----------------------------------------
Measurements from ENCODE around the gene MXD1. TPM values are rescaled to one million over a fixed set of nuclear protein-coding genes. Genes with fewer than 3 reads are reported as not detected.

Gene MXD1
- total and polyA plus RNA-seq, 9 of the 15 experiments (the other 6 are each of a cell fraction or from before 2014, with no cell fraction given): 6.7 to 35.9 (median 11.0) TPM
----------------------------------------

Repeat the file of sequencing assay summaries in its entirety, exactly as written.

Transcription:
Measurements from ENCODE around the gene MXD1. TPM values are rescaled to one million over a fixed set of nuclear protein-coding genes. Genes with fewer than 3 reads are reported as not detected.

Gene MXD1
- total and polyA plus RNA-seq, 9 of the 15 experiments (the other 6 are each of a cell fraction or from before 2014, with no cell fraction given): 6.7 to 35.9 (median 11.0) TPM